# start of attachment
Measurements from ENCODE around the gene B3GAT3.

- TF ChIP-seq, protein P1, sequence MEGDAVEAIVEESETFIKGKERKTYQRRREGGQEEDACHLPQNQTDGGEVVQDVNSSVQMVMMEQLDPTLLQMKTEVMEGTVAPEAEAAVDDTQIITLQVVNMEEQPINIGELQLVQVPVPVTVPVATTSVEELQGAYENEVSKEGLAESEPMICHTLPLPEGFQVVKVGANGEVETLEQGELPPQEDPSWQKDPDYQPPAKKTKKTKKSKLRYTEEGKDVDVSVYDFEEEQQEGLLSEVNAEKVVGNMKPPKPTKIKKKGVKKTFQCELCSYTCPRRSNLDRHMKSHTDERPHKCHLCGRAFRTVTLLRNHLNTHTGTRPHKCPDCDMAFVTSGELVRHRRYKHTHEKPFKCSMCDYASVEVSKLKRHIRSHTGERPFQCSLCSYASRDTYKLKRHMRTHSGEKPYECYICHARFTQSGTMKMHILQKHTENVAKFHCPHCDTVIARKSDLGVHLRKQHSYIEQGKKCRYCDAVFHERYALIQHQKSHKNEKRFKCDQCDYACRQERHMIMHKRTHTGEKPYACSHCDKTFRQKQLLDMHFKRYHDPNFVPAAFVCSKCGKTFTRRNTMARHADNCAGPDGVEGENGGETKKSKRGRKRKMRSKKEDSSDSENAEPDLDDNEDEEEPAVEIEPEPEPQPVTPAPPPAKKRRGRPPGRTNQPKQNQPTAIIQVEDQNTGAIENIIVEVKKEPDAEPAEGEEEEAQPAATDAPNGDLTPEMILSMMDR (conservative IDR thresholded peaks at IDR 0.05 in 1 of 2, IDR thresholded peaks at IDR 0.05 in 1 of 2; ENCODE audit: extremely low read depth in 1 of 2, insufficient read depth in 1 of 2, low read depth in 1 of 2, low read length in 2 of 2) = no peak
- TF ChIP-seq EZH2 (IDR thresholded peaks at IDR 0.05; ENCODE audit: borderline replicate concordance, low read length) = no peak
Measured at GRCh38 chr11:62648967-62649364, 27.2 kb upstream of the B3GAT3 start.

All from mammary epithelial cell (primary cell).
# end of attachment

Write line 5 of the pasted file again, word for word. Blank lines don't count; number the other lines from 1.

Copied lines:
All from mammary epithelial cell (primary cell).